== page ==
Has anyone else had experience with a pair where one is tame and one is not? I'd really like to see what I can learn from others. Thanks!
Posted 16 December 2010 - 06:55 PM
My little green guy NOSHED on cranberries, snap peas and persimmon that I hand fed him last night. He likes crackers too, so I need to find some bird friendly ones for him.
He is getting out on a perch every day now. A couple of times an hour, I do a quick step up exercise. I have him step up on my hand, ladder back and forth once, then say stay. Then back to the perch for a treat. He isn't flying off me in a panic now that he realizes I am not going to hurt him or make him stay on me. He is a very sweet little guy. I am really falling in love with both of them.
Posted 16 December 2010 - 08:31 PM
Can I make a suggestion on the sprouting? Start with lentils, garbanzo beans, and if you can find them, mung beans. Don't try any of the large beans because they need to be cooked and are not safe for birds when sprouted.
To make things easier, I sprout each type in a separate container. I like those flat gladware-type semi-disposable containers that are about an inch and 1/2 high and maybe 10 inches long. I put a layer of dry beans in the container then cover it with an inch of water and let them soak overnight. Then I drain and rinse them and leave the rinsed beans on the counter in the container until they start to get tails. That usually takes between 24 and 36 hours. My house is cool also, so it will work for you. Rinse them when you think about it, like maybe twice a day (once is fine if you forget)... but the point is to keep them damp but not in standing water. Once you can see tails you can rinse and refrigerate them.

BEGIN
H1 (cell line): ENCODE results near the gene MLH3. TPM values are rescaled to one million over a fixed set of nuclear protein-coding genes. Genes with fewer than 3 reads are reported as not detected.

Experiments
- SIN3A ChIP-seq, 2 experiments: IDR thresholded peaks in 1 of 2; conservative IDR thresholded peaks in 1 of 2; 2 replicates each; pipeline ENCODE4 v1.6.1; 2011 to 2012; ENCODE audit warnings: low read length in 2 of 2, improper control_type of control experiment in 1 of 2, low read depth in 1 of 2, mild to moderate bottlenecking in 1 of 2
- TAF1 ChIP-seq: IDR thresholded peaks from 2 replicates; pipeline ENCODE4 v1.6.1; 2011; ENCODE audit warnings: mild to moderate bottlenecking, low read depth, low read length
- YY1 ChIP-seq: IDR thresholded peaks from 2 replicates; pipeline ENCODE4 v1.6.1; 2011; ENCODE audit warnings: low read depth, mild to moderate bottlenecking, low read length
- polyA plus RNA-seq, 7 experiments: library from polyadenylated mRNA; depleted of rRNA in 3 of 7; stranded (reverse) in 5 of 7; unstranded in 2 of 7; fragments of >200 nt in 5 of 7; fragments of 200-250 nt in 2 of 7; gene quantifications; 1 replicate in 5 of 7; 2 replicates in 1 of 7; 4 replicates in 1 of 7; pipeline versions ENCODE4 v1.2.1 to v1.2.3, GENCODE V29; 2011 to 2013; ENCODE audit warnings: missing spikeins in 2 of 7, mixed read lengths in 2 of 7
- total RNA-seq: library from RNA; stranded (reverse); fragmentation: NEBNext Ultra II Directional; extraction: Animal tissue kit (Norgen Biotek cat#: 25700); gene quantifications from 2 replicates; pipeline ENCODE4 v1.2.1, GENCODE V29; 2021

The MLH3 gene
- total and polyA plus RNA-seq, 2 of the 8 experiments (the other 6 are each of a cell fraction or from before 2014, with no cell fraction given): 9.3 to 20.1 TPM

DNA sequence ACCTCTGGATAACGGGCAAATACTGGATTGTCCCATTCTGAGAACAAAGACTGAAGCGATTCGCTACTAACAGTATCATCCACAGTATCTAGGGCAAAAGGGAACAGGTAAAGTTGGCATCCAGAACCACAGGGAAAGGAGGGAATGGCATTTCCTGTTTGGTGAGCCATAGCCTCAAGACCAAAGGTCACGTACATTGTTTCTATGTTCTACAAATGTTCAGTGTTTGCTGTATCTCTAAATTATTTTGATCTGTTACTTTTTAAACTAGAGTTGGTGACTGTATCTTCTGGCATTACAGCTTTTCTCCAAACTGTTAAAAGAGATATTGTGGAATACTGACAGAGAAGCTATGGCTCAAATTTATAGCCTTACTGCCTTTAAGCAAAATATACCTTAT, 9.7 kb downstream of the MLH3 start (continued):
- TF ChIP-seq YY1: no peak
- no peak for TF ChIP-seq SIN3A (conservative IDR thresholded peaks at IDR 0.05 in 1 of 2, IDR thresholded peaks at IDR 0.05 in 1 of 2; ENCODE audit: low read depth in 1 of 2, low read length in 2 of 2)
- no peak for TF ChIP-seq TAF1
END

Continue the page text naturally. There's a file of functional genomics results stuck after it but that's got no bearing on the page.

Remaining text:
Posted 15 March 2011 - 07:18 AM
This has been pretty hard on all of us. Teddy was the life of the party around here. Everybody loved him including our female. She paced across the top of the cage and flapped her wings, looking for him for quite a while. I finally sat down with her one night and told her there was no more Teddy and I wept. She made this grunting sound and I am pretty sure she understood. She is a sweet, sweet girl and spends a lot of time on my shoulder. We take her everywhere we can take a bird, but I really hope to get another male eclectus as a companion for both of us. Unfortunately the adoption fee and the vet bills have really taken their toll. ):